The Galaxy S4 for Sprint from Staples is available online only in 'white frost' or 'black mist' for $199.99 on a two-year contract (or $715.99 off contract). Going for Verizon (again, white or black) will be $179.99 with the standard two-year contract or $715.99 without, though they're currently on preorder and not expected to arrive in stores and ship until May 30. T-Mobile currently only has the white Galaxy S4 available via the Staples website ($249.99 on contract, $715.99 off) and it's supposedly available now in stores. AT&T's the current laggard in Staples availability, with the S4 only to be available in stores, with no publicly projected date of availability.
So go grab yourself a ream of paper, get some business cards printed, and pick up a Samsung Galaxy S4 while you're at it. Especially if you're looking at Verizon - it's $20 cheaper on contract through Staples than the carrier.
Source: Business Wire
1 week ago
HP Slate 7 Review
Two years after the debacle of webOS, HP's jumping back into tablets with the Android-powered Slate 7. Priced at just $169.99, just how good can it be?
A titan of Silicon Valley, HP has seen more than its fair share of struggles over the past few years. The company long has grappled with the tablet formula, though often at the mercy of whatever Microsoft pushed down from Redmond. They've launched several Windows XP and Windows 7 convertible tablets, and most recently launched a pair of Windows 8-powered tablets.
But they've all been more PC than mobile device. The most spectacular of HP's consumer failings in recent years came in the form of a mobile-derived tablet: the webOS-powered HP TouchPad. Unveiled in February 2011 and launched in July of the same year, the TouchPad was generally well-received by the technology press but failed to catch on with consumers. Of course, one could easily argue that given its cancelation 49 days after launch it didn't have a chance to catch on. But all that is in the past, and after two years of turmoil, HP's dipping its toes back into the tablet waters.
Where the TouchPad ran webOS 3.0, had a 9.7-inch screen, and carried a $499.99 price tag at launch, HP's newest tablet offering tacks in a different direction. It's the HP Slate 7; it runs Android 4.1.1 on a 7-inch screen, and it's priced at an affordable $169.99. Unlike the Google-financed Asus Nexus 7 and Amazon's Kindle Fire tablets, HP doesn't have a software ecosystem to be supported by selling the Slate 7 at or below break-even. Even so, it looks like it should be competitively spec'd for its price bracket - but how does it really measure up?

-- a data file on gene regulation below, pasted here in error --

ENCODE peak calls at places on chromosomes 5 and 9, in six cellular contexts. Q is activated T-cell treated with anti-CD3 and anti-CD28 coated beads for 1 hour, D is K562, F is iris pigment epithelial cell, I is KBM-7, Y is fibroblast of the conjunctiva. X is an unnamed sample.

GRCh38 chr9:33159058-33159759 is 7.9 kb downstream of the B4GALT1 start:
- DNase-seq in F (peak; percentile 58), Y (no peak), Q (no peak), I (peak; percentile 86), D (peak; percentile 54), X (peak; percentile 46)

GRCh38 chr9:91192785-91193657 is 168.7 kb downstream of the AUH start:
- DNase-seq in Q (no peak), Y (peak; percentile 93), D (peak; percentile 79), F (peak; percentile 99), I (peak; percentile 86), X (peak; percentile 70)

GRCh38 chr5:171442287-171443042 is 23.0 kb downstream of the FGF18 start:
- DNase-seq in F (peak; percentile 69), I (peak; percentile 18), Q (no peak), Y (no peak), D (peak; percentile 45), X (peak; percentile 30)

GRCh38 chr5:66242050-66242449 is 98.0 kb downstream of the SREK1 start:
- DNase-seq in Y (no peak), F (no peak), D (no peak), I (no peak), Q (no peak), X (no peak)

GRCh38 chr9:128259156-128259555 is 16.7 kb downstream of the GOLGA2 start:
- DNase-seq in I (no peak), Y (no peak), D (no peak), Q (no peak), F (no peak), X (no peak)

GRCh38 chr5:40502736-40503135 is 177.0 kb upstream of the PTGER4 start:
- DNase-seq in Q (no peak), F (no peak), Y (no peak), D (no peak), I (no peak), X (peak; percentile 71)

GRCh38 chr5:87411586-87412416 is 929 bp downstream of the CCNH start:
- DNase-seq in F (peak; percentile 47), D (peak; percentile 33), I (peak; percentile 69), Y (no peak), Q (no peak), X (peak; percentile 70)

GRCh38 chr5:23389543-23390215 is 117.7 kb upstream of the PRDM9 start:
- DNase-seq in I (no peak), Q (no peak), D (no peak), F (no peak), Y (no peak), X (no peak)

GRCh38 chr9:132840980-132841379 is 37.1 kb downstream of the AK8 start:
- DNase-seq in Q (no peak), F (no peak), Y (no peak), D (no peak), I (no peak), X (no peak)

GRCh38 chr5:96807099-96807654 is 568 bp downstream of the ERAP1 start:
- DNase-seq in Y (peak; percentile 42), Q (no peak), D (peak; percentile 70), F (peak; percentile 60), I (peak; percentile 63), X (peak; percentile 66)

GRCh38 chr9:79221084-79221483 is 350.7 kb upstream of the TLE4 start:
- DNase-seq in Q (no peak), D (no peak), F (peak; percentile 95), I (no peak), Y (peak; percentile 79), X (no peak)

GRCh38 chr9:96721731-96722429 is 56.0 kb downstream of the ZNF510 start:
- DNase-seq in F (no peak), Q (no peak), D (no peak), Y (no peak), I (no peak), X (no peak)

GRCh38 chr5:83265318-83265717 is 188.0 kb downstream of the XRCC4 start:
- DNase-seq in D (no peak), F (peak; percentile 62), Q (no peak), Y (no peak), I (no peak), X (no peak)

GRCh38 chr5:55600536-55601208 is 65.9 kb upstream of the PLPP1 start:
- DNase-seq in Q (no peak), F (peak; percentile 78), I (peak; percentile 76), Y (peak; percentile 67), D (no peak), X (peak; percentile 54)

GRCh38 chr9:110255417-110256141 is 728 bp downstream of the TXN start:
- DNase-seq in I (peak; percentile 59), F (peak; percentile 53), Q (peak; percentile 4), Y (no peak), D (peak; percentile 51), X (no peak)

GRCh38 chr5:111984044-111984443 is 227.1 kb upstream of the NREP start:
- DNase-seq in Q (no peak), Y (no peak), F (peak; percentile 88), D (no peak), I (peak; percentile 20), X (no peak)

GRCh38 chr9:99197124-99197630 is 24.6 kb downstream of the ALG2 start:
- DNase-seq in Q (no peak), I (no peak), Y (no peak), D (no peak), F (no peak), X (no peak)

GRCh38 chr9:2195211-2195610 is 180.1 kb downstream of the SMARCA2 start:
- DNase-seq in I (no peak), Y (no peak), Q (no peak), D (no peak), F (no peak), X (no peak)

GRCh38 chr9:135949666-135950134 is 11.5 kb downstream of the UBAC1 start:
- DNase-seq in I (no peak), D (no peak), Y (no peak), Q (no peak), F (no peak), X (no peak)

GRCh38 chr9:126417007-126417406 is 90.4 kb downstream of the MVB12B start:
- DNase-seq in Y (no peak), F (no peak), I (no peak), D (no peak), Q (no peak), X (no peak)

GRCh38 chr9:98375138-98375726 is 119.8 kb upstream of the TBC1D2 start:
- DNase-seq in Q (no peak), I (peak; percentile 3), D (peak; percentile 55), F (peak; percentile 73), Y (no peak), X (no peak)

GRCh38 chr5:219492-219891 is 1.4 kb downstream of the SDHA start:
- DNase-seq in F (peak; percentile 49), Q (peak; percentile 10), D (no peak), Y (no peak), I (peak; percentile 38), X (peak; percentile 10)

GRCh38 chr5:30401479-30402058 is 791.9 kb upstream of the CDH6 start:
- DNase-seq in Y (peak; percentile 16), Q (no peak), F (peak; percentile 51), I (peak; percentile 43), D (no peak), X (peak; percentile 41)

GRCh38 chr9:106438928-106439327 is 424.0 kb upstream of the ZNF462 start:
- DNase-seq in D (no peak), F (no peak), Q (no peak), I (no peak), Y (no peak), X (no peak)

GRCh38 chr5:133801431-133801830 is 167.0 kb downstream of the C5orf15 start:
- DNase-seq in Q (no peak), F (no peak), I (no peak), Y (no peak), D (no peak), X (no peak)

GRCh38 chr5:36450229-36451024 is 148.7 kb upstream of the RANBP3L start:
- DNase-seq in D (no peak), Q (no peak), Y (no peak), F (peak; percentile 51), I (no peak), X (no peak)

1 week ago
Congratulations to the winner of the AT&T HTC One!
The Android Central (and Mobile Nations) community is made up of countless awesome people. Sometimes I think that amid all of the phone talk, carrier discussions, debates regarding bugs and build quality, and general techy banter, people forget that real live actual people are behind those words on the screen. I think that's why I really enjoyed last week's contest for the AT&T HTC One. We decided the requirement for entry was to post a video of you doing your favorite hobby or showing your talent, and the entries were amazing!
Now, we couldn't judge these entries and choose who was the "best". It was never meant to be that kind of contest. So we've put all the eligible entries into our magical contest winner picker machine and you can find out the name of that lucky Android Central member is below!
1 week ago
How to get to Google Now on the Samsung Galaxy S4
Google's predictive search app is alive and well on the Galaxy S4 -- and there are a few ways to get to it quickly
On many Android phones with on-screen keys, getting to Google Now -- the excellent predictive/voice-controlled search app in Android 4.1 and above -- is simply a matter of swiping up from the bottom of the screen. It's not quite as simple as that on the new Samsung Galaxy S4, but fear not, there are still a few quick and easy ways to get to the new Google Search app.
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1 week ago
Sony Xperia S, SL, Acro S Jelly Bean firmware certified ahead of launch
Android 4.1.2 firmware shows up on certification forum, release could be days away
As tends to happen with upcoming Sony firmware, the official Android 4.1.2 Jelly Bean update for the Sony Xperia S (LT26i) has appeared on the website of the PTCRB, the North American wireless device certification forum. It's also joined by official Jelly Bean firmware for the Japan-centric Xperia Acro S and the Xperia SL, an upgraded variant of the S with a higher-clocked CPU.
With the firmware for these devices being certified, it's likely a matter of days or weeks until the update starts hitting handsets. It's been some six months since Sony announced that the Xperia S would be getting Jelly Bean, and almost a year since we first laid eyes on Android 4.1. So to say it's about time Xperia S owners got their Jelly Bean update might be something of an understatement. Fingers crossed for a OTA roll-out before the end of the month.
Source: PTCRB, via: XperiaBlog